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Why All Hospitals Are Also Digital Companies

2 Mins read

patient consumers

The web has changed the way the world does business.

patient consumers

The web has changed the way the world does business. You don’t have to look farther than a holiday shopping season, where 10% more shoppers bought online, 14% percent less people visited stores, and even Amazon delivery partners were overwhelmed with unexpected demand for last minute shipping. Consumers spoke with their wallets and showed that convenience was king.

Aaron Shapiro, CEO of Huge, spoke at a recent marketing and tech conference and said that digital has become a “mainstay of American business” with some great stats to back him up:

  • Pizza Hut sells $5.5 billion worth of pizza, of which $2 billion is from online sales.
  • Digital viewing exceeded TV for the first time in 2013.
  • 52% of the world’s population doesn’t remember a pre-internet world.

Much of the healthcare world seems to think these same consumer forces don’t apply to them, but I argue that all patients are also consumers. Hospitals are no exception to the new rule that “everyone is in the technology business.”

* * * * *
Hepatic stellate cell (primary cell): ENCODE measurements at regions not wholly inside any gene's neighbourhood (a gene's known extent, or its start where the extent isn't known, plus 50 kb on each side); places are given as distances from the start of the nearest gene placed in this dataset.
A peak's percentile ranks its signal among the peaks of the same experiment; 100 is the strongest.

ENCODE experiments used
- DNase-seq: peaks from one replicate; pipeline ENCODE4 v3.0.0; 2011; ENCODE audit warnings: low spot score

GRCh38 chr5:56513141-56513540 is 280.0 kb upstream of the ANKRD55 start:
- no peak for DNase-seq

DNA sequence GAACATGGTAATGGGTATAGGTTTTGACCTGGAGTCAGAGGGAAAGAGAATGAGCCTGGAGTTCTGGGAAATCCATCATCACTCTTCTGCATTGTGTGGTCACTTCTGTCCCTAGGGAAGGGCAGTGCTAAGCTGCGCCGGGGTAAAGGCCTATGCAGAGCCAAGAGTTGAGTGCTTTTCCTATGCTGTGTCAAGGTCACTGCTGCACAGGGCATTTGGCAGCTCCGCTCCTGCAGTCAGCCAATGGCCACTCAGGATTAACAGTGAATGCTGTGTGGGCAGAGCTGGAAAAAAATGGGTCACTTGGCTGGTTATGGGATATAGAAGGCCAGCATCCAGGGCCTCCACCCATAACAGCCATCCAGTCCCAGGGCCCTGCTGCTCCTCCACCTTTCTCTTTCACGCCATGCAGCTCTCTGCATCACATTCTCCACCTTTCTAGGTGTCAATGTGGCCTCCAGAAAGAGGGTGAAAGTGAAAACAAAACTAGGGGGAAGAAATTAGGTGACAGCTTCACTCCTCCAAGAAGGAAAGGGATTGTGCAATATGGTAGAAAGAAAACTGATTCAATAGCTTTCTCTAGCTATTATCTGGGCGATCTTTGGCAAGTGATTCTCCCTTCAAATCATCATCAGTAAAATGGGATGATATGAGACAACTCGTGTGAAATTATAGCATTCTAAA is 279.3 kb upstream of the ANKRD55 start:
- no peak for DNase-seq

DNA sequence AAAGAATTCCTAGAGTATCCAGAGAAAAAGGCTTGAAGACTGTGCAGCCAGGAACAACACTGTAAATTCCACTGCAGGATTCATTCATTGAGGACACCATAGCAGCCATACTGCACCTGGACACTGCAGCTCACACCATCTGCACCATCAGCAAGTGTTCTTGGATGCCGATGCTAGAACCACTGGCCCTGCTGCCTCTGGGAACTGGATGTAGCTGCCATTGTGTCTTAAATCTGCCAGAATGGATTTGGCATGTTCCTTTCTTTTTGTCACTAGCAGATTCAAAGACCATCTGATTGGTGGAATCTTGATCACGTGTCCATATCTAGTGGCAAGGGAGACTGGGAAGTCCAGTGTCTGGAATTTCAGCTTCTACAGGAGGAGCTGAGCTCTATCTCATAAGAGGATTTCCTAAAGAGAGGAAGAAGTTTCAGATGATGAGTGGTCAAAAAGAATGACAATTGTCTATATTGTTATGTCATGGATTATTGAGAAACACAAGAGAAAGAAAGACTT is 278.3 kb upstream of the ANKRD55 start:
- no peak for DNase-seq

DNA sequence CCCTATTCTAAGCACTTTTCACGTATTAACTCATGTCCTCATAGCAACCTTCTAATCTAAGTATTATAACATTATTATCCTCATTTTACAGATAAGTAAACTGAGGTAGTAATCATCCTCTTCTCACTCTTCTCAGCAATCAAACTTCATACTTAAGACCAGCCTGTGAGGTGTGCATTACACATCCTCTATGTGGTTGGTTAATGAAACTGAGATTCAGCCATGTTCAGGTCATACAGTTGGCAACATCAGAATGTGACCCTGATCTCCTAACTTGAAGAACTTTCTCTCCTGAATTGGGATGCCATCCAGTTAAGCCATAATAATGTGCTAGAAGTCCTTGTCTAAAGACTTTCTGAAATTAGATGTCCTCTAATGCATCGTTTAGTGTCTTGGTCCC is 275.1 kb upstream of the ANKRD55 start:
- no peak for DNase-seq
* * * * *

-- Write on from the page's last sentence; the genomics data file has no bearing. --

Ten years ago the banking industry faced the conundrum of resistance to online bankingwith adoption rates of 10-15%. Now Pew is reporting that more than half of U.S. adults bank online.

Today hospitals are concerned about getting even 5% of their patients to engage with their medical records digitally. But the experience consumers and service providers have garnered with web-based engagement (including pizza ordering, holiday shopping, and banking) should help make the transition for healthcare easier and faster than those industries that set the stage before them.

In seeking to get patients to interact digitally, Ian Worden writes that healthcare organizations should “explore opportunities to make care more convenient.” Using examples of his quest for a prescription during the annual allergy season and his wife’s telephonic doctor visits, he shows how many busy patients would choose to interact digitally with their providers if given a choice.

People order pizza online so they don’t have to use the phone, and the computer remembers their favorite items. People use online banking so they don’t have to make an extra car trip and stand in line waiting for a teller.

Where can you save your patients (and staff) time on the phone and bypass unneeded visits? Those are the perfect points in your care processes to start looking for healthcare IT solutions. Your patients seeking convenience and digital options will thank you.

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